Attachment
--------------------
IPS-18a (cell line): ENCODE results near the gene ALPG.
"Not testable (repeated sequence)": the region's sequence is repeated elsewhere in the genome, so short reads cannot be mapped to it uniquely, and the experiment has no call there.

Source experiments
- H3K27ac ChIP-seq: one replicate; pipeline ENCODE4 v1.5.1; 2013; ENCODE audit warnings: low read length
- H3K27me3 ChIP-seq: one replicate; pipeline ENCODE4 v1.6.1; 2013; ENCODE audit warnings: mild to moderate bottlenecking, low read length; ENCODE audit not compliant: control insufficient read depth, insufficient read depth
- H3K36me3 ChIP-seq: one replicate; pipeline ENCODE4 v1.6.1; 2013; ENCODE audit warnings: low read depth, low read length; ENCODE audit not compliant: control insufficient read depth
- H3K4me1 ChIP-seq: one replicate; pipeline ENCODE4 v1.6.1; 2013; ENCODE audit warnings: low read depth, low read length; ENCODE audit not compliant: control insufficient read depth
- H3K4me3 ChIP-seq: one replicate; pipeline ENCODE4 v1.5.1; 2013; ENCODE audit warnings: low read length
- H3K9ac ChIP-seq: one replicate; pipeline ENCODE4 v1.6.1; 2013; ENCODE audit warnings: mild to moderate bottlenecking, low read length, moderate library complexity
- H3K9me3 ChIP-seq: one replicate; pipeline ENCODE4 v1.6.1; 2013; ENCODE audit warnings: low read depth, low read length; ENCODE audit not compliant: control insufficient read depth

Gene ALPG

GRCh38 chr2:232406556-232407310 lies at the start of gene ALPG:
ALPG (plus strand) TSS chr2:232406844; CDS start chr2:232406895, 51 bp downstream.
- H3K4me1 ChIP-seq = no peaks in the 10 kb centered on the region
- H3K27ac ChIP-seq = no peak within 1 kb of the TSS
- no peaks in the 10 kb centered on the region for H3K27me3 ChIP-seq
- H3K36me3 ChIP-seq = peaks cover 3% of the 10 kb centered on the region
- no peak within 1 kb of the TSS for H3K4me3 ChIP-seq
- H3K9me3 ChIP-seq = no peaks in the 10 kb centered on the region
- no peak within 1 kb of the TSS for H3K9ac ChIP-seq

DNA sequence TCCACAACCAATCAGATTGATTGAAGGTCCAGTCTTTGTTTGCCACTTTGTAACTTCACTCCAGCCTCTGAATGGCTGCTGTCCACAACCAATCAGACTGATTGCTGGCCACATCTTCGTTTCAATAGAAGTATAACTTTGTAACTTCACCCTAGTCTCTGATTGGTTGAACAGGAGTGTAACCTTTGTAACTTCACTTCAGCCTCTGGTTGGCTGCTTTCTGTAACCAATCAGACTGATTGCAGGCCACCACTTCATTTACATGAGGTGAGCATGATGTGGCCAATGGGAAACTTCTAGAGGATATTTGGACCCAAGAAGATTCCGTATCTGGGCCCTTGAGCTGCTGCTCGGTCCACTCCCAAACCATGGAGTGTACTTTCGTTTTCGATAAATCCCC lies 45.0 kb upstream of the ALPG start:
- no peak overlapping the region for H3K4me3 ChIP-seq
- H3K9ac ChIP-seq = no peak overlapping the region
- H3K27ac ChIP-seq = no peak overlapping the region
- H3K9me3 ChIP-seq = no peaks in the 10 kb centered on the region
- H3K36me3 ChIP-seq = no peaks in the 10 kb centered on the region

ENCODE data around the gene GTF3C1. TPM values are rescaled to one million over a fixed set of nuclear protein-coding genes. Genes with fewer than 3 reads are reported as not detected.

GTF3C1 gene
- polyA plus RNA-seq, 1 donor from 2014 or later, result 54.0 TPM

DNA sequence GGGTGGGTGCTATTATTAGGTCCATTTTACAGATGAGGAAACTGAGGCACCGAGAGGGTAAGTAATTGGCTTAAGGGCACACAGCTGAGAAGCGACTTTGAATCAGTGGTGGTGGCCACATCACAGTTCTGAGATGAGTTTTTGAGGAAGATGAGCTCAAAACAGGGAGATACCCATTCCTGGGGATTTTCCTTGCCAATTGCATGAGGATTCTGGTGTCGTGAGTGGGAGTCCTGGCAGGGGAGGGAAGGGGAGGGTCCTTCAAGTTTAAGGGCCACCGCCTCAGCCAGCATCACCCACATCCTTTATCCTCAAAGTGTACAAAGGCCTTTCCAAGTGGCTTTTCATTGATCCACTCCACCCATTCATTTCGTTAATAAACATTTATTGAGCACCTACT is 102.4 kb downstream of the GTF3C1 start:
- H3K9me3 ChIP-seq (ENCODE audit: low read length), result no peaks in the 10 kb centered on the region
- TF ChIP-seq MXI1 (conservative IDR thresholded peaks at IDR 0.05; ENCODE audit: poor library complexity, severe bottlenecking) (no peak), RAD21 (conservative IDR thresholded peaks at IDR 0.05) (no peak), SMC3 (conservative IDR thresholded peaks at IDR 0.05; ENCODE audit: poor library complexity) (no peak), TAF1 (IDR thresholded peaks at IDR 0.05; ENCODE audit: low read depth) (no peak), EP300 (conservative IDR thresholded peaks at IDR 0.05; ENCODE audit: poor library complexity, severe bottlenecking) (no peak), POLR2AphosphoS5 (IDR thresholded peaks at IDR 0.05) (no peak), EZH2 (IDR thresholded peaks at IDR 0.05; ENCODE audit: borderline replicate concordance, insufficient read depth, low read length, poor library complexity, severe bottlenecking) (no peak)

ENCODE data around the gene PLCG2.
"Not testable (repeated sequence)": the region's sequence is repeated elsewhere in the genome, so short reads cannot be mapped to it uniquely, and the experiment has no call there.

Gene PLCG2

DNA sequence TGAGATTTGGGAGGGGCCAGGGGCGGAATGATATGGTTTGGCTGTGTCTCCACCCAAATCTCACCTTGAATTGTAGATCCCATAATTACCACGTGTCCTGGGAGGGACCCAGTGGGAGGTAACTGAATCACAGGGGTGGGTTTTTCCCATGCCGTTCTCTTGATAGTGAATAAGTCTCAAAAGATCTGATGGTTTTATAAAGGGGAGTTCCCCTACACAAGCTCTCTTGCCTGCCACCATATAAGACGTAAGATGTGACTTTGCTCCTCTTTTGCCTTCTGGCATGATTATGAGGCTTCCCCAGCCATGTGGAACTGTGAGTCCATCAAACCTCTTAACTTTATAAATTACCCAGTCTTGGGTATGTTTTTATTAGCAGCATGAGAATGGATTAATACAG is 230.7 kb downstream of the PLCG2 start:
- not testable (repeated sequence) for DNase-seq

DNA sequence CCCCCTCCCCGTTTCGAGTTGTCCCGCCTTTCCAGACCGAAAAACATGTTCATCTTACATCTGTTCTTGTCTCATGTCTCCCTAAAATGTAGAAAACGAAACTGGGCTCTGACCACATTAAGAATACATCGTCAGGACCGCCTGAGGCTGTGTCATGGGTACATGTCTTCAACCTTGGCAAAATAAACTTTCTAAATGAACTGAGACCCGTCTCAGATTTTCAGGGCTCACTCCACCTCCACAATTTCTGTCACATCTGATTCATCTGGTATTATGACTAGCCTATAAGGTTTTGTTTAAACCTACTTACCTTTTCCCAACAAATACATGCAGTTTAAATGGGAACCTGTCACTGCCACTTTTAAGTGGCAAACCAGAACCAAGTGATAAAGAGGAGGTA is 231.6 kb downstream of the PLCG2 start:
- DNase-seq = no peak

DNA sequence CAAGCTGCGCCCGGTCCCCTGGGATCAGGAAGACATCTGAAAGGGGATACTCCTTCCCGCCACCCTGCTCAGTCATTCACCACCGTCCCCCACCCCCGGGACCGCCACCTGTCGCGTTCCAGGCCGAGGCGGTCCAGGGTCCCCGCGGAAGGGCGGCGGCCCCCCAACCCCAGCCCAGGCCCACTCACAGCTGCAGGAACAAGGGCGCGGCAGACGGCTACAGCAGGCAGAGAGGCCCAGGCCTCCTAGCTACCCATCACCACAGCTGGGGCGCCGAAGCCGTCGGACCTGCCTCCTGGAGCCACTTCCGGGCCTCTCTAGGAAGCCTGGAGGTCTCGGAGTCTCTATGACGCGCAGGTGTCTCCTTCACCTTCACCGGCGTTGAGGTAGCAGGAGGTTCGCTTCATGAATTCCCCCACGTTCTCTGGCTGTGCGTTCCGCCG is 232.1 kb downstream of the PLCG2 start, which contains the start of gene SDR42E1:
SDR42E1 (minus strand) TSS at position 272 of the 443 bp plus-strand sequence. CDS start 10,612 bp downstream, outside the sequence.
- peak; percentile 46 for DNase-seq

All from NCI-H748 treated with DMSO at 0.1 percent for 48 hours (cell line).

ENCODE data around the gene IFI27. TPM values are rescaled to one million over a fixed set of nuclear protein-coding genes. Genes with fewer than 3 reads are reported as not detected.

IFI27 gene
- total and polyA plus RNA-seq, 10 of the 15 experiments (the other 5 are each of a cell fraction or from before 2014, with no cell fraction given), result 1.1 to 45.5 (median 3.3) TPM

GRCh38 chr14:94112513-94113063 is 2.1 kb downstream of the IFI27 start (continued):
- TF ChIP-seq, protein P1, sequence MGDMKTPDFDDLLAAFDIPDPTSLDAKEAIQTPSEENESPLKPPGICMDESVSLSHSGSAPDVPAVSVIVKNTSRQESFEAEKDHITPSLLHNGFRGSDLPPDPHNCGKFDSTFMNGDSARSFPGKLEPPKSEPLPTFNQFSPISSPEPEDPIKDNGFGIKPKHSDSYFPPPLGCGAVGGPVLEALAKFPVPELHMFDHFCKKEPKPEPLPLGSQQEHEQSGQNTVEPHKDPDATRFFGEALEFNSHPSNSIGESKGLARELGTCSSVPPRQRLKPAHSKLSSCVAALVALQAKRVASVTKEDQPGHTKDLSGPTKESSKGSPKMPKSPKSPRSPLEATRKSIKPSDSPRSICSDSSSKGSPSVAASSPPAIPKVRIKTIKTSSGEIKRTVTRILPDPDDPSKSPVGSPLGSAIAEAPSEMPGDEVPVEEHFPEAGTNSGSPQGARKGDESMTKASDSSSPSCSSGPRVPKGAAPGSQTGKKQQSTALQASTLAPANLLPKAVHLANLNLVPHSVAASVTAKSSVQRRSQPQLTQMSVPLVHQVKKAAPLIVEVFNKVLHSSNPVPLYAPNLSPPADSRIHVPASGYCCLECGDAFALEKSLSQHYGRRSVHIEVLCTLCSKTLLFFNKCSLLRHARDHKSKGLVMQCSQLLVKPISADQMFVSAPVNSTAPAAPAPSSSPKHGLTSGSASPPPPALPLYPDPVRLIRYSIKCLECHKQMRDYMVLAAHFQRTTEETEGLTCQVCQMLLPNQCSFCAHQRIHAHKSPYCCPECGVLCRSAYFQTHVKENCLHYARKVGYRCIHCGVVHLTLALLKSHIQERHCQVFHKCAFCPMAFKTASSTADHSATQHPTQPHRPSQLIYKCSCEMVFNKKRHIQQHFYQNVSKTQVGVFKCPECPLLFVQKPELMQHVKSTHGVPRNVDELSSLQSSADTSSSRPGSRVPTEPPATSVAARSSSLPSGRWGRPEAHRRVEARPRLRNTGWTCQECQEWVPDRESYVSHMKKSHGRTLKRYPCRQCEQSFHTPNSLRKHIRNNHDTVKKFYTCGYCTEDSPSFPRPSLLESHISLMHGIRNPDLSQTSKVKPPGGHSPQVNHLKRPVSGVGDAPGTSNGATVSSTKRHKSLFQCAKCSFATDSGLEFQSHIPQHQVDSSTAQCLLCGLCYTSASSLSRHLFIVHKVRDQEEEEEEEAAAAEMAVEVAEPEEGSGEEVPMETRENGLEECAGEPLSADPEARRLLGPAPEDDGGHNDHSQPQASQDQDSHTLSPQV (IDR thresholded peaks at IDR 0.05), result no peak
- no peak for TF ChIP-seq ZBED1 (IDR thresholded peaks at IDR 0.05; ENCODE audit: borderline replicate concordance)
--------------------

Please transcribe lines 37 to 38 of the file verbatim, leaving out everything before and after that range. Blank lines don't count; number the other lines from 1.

- not testable (repeated sequence) for DNase-seq

DNA sequence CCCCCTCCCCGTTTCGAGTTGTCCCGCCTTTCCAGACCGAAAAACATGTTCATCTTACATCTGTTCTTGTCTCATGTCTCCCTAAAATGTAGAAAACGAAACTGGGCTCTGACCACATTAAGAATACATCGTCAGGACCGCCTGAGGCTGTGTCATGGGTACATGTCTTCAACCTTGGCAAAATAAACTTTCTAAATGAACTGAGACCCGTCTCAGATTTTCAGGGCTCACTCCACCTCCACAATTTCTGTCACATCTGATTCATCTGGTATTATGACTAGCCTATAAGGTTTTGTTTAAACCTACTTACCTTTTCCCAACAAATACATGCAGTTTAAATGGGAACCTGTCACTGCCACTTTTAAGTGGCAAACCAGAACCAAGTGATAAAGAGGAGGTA is 231.6 kb downstream of the PLCG2 start: